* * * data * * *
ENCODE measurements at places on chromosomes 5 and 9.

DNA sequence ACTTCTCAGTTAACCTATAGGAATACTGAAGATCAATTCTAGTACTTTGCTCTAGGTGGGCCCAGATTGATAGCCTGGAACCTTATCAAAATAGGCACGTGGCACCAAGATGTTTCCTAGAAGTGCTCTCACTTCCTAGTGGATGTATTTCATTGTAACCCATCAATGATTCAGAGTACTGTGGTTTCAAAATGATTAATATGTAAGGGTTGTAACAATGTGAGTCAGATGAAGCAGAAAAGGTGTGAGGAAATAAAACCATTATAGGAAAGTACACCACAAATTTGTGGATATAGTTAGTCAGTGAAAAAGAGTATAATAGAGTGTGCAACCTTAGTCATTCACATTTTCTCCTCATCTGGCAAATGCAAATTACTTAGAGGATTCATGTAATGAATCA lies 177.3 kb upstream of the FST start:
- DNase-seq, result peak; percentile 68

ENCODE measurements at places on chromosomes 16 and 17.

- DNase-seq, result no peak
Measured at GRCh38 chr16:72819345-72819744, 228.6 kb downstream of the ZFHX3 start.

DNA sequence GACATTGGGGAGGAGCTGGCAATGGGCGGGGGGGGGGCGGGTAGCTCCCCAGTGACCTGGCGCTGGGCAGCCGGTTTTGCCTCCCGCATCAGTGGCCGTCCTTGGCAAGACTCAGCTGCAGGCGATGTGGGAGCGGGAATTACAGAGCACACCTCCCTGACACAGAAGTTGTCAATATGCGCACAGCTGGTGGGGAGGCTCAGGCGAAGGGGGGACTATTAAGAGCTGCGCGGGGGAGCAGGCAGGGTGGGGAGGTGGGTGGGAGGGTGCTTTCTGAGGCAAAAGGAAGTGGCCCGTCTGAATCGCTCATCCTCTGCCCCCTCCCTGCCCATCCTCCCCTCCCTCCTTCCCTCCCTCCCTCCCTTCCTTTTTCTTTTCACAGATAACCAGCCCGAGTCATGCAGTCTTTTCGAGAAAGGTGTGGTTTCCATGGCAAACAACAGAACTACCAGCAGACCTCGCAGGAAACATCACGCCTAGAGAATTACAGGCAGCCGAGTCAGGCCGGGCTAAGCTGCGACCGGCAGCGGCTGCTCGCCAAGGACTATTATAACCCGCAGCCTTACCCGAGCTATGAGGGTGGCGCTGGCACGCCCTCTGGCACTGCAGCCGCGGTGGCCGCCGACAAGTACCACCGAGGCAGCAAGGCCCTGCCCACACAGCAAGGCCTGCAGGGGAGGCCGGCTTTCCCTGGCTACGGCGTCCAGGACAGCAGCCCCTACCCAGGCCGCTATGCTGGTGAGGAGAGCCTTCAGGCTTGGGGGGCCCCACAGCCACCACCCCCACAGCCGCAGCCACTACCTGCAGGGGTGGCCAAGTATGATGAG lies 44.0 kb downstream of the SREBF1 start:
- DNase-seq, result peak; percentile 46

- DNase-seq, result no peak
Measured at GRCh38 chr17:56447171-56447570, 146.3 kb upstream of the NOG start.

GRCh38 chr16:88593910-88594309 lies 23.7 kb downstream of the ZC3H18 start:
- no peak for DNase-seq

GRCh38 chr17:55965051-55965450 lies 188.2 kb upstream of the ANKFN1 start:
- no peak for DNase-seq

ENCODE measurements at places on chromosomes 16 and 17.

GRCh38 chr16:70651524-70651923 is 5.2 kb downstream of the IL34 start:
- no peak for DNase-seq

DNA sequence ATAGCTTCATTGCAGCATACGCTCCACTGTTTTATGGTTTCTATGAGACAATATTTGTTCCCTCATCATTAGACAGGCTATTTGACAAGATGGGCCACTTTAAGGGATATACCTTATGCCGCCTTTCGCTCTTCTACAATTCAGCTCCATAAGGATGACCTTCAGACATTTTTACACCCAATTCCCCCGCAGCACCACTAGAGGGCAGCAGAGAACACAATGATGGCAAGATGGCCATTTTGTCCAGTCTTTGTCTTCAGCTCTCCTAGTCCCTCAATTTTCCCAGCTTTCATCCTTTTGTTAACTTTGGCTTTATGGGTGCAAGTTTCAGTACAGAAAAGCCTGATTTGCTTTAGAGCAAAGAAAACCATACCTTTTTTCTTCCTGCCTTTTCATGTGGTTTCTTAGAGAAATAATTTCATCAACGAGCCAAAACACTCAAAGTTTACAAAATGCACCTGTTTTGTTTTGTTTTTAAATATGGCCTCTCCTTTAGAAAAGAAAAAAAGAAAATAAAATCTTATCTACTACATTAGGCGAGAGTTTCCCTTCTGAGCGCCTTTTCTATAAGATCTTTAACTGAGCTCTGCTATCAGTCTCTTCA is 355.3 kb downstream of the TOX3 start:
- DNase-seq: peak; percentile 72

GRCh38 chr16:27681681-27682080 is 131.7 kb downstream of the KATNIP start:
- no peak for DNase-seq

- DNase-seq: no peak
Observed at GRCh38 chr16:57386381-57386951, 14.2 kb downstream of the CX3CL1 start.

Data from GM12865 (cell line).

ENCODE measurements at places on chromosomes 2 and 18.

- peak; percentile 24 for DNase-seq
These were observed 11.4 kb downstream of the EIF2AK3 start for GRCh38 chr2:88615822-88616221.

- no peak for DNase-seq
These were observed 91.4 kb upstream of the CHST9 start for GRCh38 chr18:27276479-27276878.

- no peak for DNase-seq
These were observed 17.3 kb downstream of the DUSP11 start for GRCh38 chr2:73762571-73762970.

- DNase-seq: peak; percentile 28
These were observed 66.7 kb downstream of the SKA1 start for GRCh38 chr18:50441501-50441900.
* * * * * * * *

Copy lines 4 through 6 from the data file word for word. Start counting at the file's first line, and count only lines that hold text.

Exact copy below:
ENCODE measurements at places on chromosomes 16 and 17.

- DNase-seq, result no peak
Measured at GRCh38 chr16:72819345-72819744, 228.6 kb downstream of the ZFHX3 start.